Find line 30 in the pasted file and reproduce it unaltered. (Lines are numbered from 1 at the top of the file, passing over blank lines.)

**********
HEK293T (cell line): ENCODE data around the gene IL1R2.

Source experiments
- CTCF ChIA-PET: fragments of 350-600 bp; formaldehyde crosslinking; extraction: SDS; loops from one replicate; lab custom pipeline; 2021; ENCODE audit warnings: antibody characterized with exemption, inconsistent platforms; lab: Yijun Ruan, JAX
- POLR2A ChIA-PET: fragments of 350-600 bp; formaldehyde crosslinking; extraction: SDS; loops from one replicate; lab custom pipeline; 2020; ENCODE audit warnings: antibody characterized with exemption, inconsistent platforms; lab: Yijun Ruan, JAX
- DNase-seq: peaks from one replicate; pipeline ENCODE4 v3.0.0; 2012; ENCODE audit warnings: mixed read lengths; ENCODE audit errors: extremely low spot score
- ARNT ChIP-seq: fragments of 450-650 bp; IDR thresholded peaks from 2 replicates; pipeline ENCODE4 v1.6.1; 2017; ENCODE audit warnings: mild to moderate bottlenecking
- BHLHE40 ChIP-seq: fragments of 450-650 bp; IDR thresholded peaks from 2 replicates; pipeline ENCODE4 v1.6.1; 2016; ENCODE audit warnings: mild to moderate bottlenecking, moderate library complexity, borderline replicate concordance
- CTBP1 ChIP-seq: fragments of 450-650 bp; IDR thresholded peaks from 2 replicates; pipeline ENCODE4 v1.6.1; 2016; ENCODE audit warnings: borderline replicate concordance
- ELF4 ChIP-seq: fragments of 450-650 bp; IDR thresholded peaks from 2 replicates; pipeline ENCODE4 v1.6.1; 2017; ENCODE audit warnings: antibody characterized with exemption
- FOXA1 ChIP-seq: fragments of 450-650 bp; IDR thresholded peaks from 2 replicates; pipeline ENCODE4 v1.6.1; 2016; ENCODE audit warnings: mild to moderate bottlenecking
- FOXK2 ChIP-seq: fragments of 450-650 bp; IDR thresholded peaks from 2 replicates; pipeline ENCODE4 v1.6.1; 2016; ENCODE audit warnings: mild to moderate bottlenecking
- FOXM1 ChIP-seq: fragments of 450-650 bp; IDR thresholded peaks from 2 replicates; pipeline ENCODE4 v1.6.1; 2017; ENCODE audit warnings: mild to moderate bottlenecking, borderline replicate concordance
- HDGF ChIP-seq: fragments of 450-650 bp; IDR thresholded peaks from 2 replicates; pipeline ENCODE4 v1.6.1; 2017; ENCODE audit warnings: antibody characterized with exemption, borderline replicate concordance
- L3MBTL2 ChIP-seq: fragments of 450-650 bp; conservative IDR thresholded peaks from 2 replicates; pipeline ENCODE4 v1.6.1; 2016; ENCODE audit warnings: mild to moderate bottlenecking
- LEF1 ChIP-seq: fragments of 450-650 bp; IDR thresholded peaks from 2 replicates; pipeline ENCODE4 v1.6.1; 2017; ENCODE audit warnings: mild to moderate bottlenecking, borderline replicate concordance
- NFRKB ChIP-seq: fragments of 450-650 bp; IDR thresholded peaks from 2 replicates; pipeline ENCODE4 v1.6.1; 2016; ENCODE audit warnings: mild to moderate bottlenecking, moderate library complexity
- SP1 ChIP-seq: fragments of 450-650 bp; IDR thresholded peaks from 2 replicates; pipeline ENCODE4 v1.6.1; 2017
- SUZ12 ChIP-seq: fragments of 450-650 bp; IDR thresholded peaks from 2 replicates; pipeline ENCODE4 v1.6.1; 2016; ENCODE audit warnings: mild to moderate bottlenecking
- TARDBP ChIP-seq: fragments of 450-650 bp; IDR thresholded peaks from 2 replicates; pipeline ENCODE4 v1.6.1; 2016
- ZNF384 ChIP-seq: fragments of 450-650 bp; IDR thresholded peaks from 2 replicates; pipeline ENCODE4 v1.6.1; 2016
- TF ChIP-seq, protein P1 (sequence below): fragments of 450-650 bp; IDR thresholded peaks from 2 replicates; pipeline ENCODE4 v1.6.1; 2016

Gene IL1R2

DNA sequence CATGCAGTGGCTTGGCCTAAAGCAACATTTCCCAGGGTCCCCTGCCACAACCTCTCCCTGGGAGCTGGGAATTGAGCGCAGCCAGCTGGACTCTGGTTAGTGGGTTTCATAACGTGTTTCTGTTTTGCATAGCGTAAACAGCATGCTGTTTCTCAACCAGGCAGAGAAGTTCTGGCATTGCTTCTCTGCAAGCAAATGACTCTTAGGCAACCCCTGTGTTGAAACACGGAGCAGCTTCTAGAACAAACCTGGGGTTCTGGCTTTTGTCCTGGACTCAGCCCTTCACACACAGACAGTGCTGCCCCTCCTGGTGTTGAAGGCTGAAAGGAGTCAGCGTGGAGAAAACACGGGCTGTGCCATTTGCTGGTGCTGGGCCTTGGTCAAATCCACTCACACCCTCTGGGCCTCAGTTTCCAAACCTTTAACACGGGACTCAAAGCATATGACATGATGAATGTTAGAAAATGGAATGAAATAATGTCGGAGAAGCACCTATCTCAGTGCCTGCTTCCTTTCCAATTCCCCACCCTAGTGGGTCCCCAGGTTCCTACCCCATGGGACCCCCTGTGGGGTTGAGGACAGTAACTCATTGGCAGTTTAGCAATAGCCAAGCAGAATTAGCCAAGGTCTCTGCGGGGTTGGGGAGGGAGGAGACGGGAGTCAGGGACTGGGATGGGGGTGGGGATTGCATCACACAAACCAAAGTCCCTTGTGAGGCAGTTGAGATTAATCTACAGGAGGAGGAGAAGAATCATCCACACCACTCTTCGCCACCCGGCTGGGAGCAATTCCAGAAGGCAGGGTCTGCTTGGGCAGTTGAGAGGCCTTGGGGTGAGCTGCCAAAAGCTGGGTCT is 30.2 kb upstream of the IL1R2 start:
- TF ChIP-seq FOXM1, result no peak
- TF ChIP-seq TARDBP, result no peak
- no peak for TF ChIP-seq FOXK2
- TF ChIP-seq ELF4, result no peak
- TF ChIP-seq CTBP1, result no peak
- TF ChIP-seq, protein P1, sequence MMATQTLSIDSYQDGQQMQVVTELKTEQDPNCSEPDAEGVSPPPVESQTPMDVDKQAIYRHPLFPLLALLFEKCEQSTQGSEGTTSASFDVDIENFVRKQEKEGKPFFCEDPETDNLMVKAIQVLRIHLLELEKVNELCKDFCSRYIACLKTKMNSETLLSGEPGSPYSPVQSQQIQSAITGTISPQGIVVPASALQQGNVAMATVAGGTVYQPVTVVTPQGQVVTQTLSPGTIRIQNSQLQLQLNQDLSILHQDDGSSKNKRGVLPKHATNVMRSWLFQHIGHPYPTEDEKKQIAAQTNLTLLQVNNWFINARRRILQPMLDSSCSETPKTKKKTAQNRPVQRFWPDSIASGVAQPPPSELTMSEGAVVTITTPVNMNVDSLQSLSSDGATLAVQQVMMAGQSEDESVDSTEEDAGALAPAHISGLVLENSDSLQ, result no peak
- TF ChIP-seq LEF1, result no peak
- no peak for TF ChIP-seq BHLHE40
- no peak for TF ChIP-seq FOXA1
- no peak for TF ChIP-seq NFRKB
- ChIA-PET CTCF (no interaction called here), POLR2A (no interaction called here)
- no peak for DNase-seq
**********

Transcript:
- TF ChIP-seq LEF1, result no peak